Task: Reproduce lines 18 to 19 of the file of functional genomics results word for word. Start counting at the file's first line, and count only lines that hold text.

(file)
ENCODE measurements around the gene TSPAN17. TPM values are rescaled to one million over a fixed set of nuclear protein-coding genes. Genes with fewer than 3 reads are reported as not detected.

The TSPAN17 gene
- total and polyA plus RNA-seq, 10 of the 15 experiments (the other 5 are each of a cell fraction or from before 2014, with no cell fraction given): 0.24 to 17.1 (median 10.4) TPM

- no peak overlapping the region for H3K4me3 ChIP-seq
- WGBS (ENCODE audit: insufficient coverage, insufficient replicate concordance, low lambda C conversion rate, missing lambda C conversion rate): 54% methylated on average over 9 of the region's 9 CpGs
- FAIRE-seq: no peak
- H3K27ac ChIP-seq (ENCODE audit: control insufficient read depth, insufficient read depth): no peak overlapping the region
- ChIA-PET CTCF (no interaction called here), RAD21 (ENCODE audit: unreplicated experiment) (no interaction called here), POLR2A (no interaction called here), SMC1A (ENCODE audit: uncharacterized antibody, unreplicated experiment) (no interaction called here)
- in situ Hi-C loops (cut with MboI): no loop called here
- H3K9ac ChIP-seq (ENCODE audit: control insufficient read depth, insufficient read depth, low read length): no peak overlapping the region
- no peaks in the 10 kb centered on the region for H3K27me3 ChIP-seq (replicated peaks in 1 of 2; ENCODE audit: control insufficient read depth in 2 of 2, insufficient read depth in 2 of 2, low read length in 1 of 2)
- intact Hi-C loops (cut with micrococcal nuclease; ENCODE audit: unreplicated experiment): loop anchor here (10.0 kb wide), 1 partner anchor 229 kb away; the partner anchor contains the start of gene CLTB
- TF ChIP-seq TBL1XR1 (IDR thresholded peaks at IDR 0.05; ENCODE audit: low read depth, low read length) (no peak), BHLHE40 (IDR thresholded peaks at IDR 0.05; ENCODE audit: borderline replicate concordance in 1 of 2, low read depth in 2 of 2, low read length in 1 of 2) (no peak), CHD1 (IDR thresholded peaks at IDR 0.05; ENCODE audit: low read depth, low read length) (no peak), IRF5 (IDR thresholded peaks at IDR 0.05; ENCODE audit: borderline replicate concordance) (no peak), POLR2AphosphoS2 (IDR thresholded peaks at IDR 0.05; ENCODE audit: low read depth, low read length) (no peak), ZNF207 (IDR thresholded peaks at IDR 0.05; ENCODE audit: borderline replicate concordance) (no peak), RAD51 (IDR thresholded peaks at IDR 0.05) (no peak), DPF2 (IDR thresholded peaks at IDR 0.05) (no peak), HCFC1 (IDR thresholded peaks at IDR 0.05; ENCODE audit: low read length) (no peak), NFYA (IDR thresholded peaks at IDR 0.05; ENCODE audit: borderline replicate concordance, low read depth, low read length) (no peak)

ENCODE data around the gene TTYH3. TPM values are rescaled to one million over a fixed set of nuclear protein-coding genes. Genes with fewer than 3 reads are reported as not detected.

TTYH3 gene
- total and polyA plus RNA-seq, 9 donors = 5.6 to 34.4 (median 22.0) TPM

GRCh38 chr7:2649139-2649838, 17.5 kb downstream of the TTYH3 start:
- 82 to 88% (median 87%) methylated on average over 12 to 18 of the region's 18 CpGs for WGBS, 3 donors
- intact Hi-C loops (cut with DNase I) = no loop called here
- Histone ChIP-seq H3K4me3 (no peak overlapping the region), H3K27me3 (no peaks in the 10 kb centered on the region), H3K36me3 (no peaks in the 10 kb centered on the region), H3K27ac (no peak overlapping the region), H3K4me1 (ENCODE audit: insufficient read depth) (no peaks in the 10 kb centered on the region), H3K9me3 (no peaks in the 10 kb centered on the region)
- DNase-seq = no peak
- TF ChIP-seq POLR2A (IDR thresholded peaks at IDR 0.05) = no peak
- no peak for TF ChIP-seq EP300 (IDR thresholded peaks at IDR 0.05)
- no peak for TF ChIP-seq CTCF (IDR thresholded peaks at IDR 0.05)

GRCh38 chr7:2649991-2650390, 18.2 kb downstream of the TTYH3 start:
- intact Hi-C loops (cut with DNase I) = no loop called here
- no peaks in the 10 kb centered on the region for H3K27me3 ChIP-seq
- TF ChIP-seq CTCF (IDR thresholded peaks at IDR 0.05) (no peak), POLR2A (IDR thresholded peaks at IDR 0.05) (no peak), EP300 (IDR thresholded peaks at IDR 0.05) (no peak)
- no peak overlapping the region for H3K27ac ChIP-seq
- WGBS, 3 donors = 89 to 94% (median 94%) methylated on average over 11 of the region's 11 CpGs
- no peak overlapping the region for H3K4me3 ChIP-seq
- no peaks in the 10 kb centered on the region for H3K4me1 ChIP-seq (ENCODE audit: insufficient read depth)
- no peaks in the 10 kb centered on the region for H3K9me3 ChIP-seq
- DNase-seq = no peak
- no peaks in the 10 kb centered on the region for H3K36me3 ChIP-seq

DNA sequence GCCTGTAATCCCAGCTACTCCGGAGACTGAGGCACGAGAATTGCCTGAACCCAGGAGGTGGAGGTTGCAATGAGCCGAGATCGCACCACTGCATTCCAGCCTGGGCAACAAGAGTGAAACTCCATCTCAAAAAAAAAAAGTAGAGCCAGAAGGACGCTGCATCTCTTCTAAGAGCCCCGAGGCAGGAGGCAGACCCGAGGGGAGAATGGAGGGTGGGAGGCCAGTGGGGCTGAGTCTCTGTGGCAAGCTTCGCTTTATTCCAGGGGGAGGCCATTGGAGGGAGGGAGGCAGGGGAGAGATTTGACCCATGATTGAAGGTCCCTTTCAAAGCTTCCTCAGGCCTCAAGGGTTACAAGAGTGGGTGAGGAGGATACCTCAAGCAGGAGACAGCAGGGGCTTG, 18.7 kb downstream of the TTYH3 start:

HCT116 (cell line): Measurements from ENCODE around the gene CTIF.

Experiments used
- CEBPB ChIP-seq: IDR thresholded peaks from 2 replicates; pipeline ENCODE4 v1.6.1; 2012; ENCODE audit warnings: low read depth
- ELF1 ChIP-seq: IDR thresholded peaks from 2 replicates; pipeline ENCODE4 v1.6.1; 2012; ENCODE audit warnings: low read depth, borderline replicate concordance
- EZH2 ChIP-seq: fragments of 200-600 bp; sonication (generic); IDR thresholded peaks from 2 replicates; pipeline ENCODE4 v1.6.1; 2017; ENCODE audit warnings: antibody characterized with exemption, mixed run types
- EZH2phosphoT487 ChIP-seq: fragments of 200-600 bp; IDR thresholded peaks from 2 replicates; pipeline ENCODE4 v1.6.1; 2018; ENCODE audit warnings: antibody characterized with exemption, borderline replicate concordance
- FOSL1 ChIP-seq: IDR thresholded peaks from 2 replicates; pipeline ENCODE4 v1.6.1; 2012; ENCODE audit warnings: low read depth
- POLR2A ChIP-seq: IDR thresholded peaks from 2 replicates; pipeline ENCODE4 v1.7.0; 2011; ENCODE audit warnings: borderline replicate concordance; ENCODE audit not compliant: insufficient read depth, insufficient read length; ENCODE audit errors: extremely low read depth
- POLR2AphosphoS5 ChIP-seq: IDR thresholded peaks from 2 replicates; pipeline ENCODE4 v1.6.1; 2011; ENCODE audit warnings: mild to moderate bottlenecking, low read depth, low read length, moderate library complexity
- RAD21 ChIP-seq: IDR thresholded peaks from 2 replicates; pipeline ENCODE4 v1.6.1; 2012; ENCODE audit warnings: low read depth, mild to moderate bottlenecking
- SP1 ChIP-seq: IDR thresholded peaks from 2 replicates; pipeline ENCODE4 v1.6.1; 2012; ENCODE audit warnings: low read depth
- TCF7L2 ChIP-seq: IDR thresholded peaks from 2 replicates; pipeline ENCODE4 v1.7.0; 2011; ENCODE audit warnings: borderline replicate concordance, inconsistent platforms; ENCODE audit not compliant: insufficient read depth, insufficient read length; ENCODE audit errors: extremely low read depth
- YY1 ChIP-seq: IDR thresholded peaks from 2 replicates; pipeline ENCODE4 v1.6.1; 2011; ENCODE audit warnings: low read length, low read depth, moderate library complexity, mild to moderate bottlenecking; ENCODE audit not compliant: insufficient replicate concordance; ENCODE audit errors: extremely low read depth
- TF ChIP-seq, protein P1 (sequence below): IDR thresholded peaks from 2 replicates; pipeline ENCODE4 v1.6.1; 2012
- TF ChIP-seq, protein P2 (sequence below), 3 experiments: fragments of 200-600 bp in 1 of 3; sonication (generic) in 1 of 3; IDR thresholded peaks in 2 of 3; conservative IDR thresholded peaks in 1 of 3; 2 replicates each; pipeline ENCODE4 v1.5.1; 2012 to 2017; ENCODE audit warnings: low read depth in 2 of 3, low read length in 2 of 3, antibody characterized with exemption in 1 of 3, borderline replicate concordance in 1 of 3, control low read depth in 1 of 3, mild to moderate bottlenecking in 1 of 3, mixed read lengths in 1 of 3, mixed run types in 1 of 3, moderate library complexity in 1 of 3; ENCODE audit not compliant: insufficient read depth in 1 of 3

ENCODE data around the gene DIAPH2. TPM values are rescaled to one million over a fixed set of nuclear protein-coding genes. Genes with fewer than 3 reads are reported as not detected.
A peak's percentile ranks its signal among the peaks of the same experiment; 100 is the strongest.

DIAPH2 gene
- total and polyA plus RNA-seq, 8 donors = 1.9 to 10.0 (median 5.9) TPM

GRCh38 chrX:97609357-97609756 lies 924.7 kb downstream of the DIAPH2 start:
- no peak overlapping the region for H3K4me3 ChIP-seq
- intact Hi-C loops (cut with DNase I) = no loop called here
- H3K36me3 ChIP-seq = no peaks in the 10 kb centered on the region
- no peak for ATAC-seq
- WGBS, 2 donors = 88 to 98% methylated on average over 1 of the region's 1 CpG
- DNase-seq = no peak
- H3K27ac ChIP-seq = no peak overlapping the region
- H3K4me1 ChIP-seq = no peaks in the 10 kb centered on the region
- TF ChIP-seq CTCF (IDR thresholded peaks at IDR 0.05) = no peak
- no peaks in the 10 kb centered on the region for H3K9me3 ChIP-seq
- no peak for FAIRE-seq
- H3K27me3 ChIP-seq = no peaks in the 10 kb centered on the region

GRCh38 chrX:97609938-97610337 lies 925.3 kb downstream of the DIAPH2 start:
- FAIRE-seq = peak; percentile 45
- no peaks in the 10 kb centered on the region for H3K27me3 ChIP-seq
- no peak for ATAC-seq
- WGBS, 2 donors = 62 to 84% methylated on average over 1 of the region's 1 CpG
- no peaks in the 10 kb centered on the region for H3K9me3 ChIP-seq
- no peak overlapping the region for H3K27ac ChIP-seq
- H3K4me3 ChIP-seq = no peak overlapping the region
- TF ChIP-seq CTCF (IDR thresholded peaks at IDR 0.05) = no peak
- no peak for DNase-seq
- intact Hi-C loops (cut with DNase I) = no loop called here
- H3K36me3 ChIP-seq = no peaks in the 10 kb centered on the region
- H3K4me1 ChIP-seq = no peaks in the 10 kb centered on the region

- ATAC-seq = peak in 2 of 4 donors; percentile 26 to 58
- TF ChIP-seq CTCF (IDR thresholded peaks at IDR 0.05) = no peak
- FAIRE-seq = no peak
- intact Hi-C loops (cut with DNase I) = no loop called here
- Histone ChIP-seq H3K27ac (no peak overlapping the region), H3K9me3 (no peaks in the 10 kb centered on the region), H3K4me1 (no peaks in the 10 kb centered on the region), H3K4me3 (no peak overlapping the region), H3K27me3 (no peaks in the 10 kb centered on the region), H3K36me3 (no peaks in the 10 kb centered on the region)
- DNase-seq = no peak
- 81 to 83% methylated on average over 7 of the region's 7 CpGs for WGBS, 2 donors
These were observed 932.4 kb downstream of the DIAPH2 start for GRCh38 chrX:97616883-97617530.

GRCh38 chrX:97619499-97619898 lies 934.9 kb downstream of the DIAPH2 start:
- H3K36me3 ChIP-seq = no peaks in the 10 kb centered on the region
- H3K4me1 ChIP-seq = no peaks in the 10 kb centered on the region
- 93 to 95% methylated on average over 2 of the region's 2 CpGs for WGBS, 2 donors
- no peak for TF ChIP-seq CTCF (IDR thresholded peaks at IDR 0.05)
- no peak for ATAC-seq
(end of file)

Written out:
- 82 to 88% (median 87%) methylated on average over 12 to 18 of the region's 18 CpGs for WGBS, 3 donors
- intact Hi-C loops (cut with DNase I) = no loop called here